When do you do most of your writing?
I’ve persistently had a terrible writing schedule. By which I mean, for the most part, I have no schedule. I’ve never been a “write every day, even if it’s crap” kind of writer, and I’m a slow producer—ridiculously slow. Part of this, I think, is because I used to think about writing the way you’re supposed to think about credit card debt: Pick the highest interest rate card, and pay it down until it’s done. Then move on to the next. But in writing, that strategy was leading me to a kind of paralysis—getting hung up on the most challenging, wrenching piece was keeping me in a persistent stall mode. Finally finding a way to allow myself to move between projects was completely liberating—it was the best thing for my overall process to learn how to jump between work-writing, lighter poems, other essay ideas, and those heart-sucking poems that won’t ever leave you alone. Once I did that, it felt less excruciating to make time to sit down and write, and I stopped creating all the procrastination traps to keep me from the hard work of it.
I actually stopped writing altogether for about 10 years, for various reasons, beginning with the unexpected, sudden death of my closest friend, which led into the creative purgatory that is law school—a place that can kill both time and any adventure the mind might want to wander into. I’ve only picked it up again in the last two or three years—which, I think I knew I’d always come back to it, but needed to feel ready and able. Luckily, I think it’s been worth the wait—I feel much more confident in what I’m doing now than I ever have.
And now that I’m writing seriously again, with an eye toward a cohesive collection, I do some kind of writing work every day, whether it’s reading or dreaming or just chiseling away at a piece that’s in progress—I give myself more permission to see different kinds of work as writing. I usually write early in the morning, which is also kind of a revelation, because before my decade hiatus, I was mostly doing night shifts at restaurants, which meant I never really experienced mornings for the productive times they can be. I also write a lot on weekends, at all times of day, depending on my energy level and how close I am to finishing something.
Have you ever written at work? (I won’t tell anyone.)
Well, as long as it stays a secret just between us… Sure, I have, but only in the sense of jotting down a line or word or image I want to work on later. The paid job I do and the job of writing poems require me to be in two totally different brains, so it really only happens when my neurons slip a gear every now and then and something will stick with me enough that I just have to type it out so that I can get it out of my head for a while and get back to doing my job. And since I have an hour commute to work and back most days, sometimes I’ll turn on Siri on my iPhone and just talk some ideas out in the car as they happen. And sometimes it turns out Siri is a better writer than I am.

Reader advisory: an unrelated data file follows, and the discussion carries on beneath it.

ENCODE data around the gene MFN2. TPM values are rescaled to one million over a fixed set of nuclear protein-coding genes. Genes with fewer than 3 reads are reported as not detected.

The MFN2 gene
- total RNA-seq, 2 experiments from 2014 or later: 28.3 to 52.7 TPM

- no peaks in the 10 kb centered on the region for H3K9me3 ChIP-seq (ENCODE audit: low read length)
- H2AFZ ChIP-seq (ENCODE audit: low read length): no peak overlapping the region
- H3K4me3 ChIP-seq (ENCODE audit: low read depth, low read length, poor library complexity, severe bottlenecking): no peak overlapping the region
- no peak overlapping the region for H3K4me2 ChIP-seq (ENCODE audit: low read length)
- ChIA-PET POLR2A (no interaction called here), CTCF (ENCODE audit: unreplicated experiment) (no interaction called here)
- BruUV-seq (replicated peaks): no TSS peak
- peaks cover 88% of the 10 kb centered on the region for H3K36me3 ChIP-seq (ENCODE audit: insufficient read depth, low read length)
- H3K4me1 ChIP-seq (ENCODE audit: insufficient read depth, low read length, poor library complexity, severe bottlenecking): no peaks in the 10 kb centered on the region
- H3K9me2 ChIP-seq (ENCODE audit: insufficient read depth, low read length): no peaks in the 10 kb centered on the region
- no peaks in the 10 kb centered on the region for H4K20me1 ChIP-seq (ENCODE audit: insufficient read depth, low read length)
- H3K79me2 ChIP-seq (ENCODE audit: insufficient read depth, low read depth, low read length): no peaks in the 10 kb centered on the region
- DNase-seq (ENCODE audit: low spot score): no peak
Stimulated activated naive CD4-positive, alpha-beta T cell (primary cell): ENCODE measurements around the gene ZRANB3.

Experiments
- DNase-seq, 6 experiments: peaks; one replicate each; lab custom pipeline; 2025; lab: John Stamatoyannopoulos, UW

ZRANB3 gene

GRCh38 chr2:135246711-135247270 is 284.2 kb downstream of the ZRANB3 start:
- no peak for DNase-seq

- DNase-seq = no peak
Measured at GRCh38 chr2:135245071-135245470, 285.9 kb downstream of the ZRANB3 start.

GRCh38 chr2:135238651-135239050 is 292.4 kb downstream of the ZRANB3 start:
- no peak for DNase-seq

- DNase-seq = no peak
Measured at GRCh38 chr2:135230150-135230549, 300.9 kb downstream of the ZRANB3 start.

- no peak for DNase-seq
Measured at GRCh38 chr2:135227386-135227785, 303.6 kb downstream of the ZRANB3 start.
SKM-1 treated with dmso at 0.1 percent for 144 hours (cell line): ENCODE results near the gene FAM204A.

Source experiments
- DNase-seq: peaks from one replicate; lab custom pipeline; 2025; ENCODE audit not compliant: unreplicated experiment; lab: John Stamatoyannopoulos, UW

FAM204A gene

What would be your ideal job while writing poems?
I’m nearly there, I think—or else it doesn’t actually exist. Someone asked me this question recently, and I think my answer took the form of something like: having six months out of the year to just write, say April to September, with no other work obligations, and then the remaining six months to work on policy campaigns during the legislative session (which in Virginia runs from January through March). I’m not sure there’s a joint-advocacy/poetry foundation out there who would fund that, though. Is there? Call me.
one thing i love about warsan shire is her ability to tap into thoughts/emotions in a way that’s simultaneously fresh and familiar. get a glimpse of what i mean in her poem below, directed at women who are “difficult to love.” for more from the kenya born-uk raised poet, check out her book teaching my mother how to give birth:
for women who are difficult to love
you are a horse running alone
and he tries to tame you
compares you to an impossible highway
to a burning house
says you are blinding him
that he could never leave you
want anything but you
you dizzy him, you are unbearable
every woman before or after you
is doused in your name
you fill his mouth
his teeth ache with memory of taste
his body just a long shadow seeking yours
but you are always too intense
frightening in the way you want him
unashamed and sacrificial
he tells you that no man can live up to the one who
lives in your head
and you tried to change didn’t you?
closed your mouth more
tried to be softer
less volatile, less awake
but even when sleeping you could feel
him traveling away from you in his dreams
so what did you want to do love
split his head open?
you can’t make homes out of human beings
someone should have already told you that
and if he wants to leave
then let him leave
you are terrifying
and strange and beautiful
something not everyone knows how to love
bonus: here’s a video inspired by warsan’s poem, made by andrea cortes-juarbe & christine mehr (via mona).